Store upholstered furniture properly

Follow these tips for storing upholstered seating and mattresses:

  • Stand up – Store vertically instead of laying flat to avoid sagging and damage to springs and padding.
  • Cover – Use fitted dust covers made of breathable fabric.
  • Rotate – Flip or rotate foam cushions every few months to prevent flattening and creasing.
  • Sprinkle baking soda – Baking soda absorbs moisture and deters pests.
  • Air out – Uncover and let air out before using again to freshen.

Avoid stacking upholstered pieces directly on top of each other.

Protect wood surfaces

Use these steps to keep wood furniture damage-free:

  • Polish – Apply a light coat of furniture polish prior to storage for added protection.
  • Wax finishes – Wax finished wood periodically to replenish wax layers since wax naturally depletes over time.
  • Lacquered finishes – Lacquered finishes also wear down over time. Consider applying a fresh coat before storage for long term protection.
  • Oil surfaces – Rub a small amount of oil into wood prior to storage to condition and preserve it.
  • Avoid direct contact – Place pieces in cloth sleeves or use furniture pads to keep wood from directly contacting cement floors or walls.

Be mindful of temperature and humidity which can cause wood to warp, crack, or dry out.

Care for leather furniture

Leather requires some special considerations:

  • Clean leather – Wipe leather pieces down with a leather cleaner and let dry completely before covering for storage.
  • Moisturize – Apply a leather conditioner to prevent cracking or drying out.
  • Avoid direct light – Direct sunlight can fade and dry out leather.
  • Maintain shape – Stuff cushions with acid-free paper to retain shape.
  • Cover – Use breathable cloth covers to allow airflow and prevent mildew.

Storing leather furniture in a climate controlled environment is best.

Protect metals

Metals also need maintenance for storage:

  • Clean – Remove fingerprints, residue, and tarnish from brass, chrome, wrought iron, etc using a gentle metal cleaner prior to storage.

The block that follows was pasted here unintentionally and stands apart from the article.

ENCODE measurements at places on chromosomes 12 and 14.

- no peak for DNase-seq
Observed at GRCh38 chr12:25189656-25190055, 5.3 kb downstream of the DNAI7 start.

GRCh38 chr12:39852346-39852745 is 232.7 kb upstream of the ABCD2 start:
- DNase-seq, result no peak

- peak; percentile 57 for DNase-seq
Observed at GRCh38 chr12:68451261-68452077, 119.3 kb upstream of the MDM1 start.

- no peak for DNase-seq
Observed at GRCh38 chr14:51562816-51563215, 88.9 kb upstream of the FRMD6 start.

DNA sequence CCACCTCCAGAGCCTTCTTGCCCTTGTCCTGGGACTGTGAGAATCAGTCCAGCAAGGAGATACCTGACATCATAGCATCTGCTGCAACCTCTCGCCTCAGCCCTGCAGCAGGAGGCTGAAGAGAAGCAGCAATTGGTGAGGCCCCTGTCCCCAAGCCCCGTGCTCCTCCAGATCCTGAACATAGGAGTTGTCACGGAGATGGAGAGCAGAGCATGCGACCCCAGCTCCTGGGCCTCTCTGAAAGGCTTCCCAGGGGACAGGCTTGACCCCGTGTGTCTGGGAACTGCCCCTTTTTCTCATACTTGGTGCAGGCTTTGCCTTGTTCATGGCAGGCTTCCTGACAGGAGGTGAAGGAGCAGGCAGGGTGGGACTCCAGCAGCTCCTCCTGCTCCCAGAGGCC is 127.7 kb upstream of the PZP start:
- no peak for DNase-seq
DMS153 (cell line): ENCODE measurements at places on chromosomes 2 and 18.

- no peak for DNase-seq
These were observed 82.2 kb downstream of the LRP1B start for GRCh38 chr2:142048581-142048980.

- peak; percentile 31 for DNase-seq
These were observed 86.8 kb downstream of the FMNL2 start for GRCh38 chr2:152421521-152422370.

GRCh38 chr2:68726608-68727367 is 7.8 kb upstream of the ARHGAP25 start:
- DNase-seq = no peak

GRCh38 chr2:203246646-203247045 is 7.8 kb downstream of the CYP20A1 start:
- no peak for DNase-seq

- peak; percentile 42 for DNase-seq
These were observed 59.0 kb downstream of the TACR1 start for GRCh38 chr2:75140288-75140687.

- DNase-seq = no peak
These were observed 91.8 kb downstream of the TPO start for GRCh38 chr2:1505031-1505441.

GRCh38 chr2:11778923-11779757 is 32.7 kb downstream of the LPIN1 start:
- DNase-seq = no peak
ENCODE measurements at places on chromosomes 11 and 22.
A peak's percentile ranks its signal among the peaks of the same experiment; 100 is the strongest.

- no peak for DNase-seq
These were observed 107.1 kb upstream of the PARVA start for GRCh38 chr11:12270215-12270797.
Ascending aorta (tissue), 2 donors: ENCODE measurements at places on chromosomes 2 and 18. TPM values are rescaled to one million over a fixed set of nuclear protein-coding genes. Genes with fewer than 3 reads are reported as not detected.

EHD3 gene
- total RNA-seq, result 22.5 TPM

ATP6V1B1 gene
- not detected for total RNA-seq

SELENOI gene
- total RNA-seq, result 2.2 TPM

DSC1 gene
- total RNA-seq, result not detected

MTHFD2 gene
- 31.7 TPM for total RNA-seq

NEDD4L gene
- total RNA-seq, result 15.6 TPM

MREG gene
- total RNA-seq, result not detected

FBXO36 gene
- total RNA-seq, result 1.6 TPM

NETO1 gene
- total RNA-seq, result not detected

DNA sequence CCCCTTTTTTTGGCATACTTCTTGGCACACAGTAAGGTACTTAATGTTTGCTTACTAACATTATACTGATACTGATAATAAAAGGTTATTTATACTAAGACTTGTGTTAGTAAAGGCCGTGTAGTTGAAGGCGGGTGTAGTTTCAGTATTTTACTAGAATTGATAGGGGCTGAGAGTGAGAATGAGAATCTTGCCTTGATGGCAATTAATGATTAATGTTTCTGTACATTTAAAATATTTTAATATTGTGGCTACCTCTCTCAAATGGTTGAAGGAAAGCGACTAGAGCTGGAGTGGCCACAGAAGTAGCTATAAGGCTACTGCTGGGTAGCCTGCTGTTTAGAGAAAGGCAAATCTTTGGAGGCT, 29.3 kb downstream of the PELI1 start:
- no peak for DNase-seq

• Coat – Apply a thin coat of lemon oil or mineral oil to surfaces to deter rusting.
  • Buff gently – Rub a soft cloth over metal pieces to restore shine.
  • Anti-tarnish strips – Place strips in storage boxes and furniture drawers to inhibit tarnishing.
  • Avoid contact – Use felt pads underneath metal furniture legs or bases to prevent scratches.

Regularly inspect metals while in storage to catch any emerging rust or tarnishing issues.

Cushion rattan & wicker

Rattan and wicker need a bit of padding for protection:

  • Clean – Use a hose or damp cloth to remove dirt and debris woven into rattan or wicker.
  • Pad corners – Wrap cushioning around corners and feet.
  • Cover – Use a fitted cover or drape with a sheet or moving blanket.
  • Avoid dampness – Water can cause rattan and wicker to crack and split.
  • Watch for pests – Check periodically for signs of mice or insects nesting in wicker.

Store these delicate items indoors in a dry location.

Care for fabrics

Upholstery fabrics are vulnerable when furniture is not in use:

  • Vacuum – Thoroughly vacuum furniture to remove dust and grit before storage.
  • Fabric protectant – Spray upholstered surfaces with a preservative to guard against mold and stains.
  • Limit folding – Refrain from folding or sharply creasing fabric when possible.
  • Even support – Pad areas that will have pressure on them for prolonged periods to maintain shape.
  • Rotate cushions – Flip and rotate cushions occasionally so wear occurs evenly.

Inspecting stored furniture fabric periodically lets you catch any emerging issues.

Clean glass & mirrors